Visible crew/equipment: When they're building the petticoat balloon, the camera slowly goes back. Look at the lower-right corner of the screen: there is a man wearing a stadium jacket. He's a crew member.
Terry Gilliam's tale based on the stories of Baron Munchausen, a monumental liar, and a teller of tall tales. The movie opens with a German town under siege by the Turkish army. Inside the town, a troupe of actors are putting on a stage verison, of the stories of Baron Munchausen. The real Baron Munchausen arrives at the theatre and claims not only to have started the war, but also to be able to save the town from the siege. He encounters only mockery from an incredulous townsfolk who dismiss the Baron and his stories. Whoever, the Baron continues, telling the story of the origin of the war, as the Turkish army continued to pound the town. Cannon file interrupts the play and scattering the town members. However, a young girl named Sally, daughter of the head of the acting troupe, press to hear the rest of it. She witnesses some of the Barons fantastic deeds and determines that he is indeed the real Baron Munchausen. He constructs a plan to locate his four superheroic servants and return to save the town. Bertholdt, who can run faster than a bullet; Albrecht, who is very strong; Adolphus, who can see for miles; and Gustavus who can blow faster than a thousand winds. The evil public servant wants him arrested for trying to execute this plan as the town pitches in to help him get under way. Sally becomes a stow away and comes along on the adventure as they escape the town via a hot air ballon en route to the moon. That starts the adventure as they engage in the tales of Baron Munchausen. The Baron continues to dodge the angel of death, going from being young to old and back, as they go from the moon, to the depths of the world, to the south seas, and back to the town. Here is where he and his exceptional servants, now old and weary to fight, must try to defeat the turk and save the town.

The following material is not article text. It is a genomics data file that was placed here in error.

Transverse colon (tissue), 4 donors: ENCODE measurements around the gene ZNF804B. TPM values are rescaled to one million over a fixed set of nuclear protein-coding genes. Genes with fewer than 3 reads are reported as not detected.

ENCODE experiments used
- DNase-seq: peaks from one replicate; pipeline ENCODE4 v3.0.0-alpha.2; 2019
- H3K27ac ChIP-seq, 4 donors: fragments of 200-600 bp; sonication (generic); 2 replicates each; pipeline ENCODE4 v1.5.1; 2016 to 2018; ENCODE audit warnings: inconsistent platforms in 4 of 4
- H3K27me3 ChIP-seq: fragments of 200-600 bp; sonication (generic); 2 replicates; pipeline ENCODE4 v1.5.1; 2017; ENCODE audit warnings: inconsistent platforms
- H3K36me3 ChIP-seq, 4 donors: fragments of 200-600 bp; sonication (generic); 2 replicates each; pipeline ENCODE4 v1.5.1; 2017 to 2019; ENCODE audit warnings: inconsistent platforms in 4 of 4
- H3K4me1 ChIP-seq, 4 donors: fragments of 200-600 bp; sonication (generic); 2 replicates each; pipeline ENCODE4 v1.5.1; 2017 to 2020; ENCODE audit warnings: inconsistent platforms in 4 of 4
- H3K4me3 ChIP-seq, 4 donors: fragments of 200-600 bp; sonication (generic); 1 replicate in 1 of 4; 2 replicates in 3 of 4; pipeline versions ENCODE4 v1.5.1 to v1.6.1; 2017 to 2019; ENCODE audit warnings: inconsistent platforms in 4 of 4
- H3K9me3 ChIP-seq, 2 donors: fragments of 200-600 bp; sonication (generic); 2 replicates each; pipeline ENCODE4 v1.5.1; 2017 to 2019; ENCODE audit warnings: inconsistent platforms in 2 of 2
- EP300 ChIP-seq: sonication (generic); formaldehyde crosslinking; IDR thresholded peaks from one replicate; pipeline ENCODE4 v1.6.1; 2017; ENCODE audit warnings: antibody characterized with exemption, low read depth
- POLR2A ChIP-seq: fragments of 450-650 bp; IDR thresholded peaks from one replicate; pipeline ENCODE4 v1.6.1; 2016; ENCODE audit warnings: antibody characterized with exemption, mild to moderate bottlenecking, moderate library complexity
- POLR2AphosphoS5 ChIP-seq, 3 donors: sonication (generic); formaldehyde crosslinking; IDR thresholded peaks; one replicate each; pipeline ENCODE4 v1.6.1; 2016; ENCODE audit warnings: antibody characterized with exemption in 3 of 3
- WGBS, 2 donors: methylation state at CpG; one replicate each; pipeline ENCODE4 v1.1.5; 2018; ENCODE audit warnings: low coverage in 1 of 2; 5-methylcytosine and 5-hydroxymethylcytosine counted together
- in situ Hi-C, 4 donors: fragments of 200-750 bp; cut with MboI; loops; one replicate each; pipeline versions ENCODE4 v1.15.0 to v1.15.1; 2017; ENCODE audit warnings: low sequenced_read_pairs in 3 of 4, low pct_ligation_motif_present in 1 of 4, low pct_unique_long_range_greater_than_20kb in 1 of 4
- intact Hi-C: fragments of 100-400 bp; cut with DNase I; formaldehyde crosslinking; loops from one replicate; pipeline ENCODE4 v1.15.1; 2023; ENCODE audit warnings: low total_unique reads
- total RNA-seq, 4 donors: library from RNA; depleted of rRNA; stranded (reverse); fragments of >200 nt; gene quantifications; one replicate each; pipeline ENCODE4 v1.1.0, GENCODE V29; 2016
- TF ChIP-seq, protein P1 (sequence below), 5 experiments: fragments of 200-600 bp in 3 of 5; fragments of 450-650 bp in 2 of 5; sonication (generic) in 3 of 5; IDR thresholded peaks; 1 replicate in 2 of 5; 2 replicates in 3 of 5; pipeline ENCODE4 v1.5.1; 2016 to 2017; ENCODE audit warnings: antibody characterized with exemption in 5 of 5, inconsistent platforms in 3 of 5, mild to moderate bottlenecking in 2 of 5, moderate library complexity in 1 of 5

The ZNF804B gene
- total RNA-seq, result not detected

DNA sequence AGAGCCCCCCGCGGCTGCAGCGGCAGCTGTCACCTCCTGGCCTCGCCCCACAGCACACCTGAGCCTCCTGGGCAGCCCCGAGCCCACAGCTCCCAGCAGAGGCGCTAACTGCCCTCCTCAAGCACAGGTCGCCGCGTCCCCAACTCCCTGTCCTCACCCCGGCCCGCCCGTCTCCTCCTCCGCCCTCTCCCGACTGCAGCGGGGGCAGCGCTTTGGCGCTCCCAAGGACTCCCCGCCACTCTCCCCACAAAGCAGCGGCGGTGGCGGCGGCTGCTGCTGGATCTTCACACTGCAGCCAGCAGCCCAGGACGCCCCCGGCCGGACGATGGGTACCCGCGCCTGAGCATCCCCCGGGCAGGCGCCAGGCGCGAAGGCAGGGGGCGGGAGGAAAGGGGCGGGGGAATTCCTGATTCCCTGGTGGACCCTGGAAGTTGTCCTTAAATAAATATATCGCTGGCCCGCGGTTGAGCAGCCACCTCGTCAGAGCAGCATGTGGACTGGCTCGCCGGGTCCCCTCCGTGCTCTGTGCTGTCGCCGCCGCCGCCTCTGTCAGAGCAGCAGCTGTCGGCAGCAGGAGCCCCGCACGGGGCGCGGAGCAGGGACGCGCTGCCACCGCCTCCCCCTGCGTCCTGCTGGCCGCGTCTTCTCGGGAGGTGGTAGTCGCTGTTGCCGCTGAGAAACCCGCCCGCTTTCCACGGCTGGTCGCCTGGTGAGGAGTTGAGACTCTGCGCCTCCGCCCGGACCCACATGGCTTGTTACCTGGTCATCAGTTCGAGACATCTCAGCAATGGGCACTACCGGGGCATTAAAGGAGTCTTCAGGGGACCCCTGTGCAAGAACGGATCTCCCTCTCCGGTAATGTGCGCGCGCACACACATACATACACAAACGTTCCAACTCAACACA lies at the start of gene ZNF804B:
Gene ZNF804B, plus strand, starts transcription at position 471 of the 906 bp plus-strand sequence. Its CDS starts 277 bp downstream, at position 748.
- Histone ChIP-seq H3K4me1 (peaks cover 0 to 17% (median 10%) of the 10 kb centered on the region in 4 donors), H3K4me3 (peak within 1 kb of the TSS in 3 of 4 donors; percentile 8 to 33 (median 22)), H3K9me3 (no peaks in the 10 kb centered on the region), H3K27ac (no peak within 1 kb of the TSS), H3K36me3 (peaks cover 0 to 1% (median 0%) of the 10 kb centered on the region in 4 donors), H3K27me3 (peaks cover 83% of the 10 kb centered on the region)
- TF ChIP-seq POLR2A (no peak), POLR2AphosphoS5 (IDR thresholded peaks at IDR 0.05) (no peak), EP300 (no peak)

Baron Munchausen: Everyone who had a talent for it lived happily ever after.
Trivia: Despite being nominated for 4 Academy Awards (and despite its decades-long cult following), this film was a box-office disaster upon its release, grossing only $8 million against a reported production cost of $46 million. Director Terry Gilliam denied the film cost anywhere near $40 million, and other reports place the total cost at around $35 million. But, even with this more conservative estimate, Gilliam went far beyond his initial budget of $25 million.
Question: When Baron Munchausen and his cohorts clean out the Sultan's vault, the Sultan's horrified Treasurer crosses himself in the Catholic fashion. But, in this film, the Sultan is head of the Ottoman Empire (a Muslim empire), and the closest members of his court (such as his Treasurer) would surely be Muslim. So the treasurer's Christian gesture stands out as unlikely, at best. This seems to be a character error, but was it intended as a deliberate joke? If so, what was the joke?
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